Session 7: Supporting children as readers at home
In Session 6, you considered the importance of reader relationships and building communities of engaged readers in classrooms and schools. This session sharpens the focus on children’s reading outside the classroom and school environment and includes attention to parents as partners.
Data from the 5-yearly international Progress in International Reading Literacy Study (PIRLS) showed that children who are motivated to read outside of school achieve higher scores on reading assessments (McGrane et al., 2017). Indeed, the textual environments in which children are immersed outside of the classroom play a critical role in shaping their engagement with, and attitudes toward, reading (Levy, 2011). When educators recognise and value children’s home reading practices, foster positive home–school relationships and develop shared understandings of reading with parents and children, they can make a real difference to children’s reading lives.
In Session 4, you read about why it is important for educators to find out about children’s home reading practices and their interests and preferences in order to make appropriate recommendations and offer children texts with personal resonance. This session delves deeper into the nature of children’s home reading and considers how such reading differs from, and interconnects with, school reading. It then explores how reciprocal relationships with parents can support children’s pleasure in reading.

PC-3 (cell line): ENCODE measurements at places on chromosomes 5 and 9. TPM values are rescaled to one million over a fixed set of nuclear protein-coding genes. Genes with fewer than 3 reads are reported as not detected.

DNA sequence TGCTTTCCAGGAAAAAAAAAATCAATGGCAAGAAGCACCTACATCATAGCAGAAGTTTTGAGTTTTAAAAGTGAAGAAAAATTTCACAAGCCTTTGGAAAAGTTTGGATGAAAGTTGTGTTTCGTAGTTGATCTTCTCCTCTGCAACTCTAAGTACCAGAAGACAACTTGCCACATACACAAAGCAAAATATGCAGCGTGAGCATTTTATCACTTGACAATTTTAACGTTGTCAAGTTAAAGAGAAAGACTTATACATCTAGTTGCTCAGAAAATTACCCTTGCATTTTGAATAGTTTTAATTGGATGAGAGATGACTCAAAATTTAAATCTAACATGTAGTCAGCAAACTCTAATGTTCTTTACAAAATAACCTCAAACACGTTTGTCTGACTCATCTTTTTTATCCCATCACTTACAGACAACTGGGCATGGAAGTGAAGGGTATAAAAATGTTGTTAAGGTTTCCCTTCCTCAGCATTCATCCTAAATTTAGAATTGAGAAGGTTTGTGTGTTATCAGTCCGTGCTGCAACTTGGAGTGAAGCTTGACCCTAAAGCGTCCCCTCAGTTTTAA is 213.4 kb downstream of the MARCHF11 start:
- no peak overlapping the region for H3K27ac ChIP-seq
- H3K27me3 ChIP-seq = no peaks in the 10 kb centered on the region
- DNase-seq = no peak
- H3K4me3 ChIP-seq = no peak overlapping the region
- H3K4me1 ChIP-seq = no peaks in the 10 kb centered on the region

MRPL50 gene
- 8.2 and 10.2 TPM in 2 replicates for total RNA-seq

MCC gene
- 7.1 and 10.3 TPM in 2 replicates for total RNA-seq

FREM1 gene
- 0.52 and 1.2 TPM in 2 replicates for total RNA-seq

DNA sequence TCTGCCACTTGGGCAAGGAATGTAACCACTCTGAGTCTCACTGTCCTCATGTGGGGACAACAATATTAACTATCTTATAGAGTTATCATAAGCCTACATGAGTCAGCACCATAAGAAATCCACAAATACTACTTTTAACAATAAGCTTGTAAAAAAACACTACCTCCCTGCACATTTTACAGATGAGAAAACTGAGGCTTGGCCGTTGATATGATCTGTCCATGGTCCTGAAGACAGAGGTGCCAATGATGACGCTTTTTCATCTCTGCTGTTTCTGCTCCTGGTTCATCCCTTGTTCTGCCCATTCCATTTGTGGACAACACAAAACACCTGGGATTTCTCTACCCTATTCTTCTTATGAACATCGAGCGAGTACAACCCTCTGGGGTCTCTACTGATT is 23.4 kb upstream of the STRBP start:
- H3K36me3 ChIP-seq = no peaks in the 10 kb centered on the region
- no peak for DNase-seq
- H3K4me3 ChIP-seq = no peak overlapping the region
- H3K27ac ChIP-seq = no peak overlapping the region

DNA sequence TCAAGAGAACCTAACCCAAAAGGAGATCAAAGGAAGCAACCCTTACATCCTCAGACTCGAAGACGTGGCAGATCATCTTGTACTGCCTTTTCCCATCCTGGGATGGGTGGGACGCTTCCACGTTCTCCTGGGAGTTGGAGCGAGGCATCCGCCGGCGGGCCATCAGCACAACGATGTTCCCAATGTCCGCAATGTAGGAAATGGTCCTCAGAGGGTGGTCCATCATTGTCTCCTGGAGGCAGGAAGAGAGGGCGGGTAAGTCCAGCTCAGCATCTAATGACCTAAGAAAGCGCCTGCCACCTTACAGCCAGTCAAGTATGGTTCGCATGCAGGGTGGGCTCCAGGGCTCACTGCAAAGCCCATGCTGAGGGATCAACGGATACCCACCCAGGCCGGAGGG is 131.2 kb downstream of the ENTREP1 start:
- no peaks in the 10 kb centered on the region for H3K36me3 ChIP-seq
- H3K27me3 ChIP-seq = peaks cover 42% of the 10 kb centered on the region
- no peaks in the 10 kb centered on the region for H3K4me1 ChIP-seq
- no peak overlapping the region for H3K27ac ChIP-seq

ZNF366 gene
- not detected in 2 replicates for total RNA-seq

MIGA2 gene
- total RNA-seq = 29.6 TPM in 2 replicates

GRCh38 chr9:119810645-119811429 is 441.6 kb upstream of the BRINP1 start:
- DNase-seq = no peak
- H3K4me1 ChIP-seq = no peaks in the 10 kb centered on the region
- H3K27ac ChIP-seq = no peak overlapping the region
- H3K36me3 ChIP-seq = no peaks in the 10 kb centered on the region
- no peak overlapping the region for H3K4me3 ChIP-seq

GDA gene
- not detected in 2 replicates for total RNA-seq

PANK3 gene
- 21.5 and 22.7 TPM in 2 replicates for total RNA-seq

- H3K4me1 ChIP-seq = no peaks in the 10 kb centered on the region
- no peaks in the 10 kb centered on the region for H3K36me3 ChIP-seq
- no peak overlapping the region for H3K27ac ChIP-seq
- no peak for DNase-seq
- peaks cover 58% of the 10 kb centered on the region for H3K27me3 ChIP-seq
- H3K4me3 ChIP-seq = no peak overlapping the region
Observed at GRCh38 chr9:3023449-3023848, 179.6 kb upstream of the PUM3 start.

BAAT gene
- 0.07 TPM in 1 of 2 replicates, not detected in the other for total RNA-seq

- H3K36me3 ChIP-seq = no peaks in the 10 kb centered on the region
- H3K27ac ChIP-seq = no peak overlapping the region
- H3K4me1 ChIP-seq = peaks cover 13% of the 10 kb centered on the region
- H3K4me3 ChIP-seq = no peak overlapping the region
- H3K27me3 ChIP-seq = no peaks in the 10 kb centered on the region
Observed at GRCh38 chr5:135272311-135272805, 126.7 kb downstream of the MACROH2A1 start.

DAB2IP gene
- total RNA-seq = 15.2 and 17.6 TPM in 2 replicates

By the end of this session, you will have:
- an understanding of the differences and connections between children’s reading at home and reading at school
- explored research on shared reading in home environments
- considered how to foster reciprocal partnerships with parents
- reflected upon children’s access to books and other reading materials at home and how to enhance it.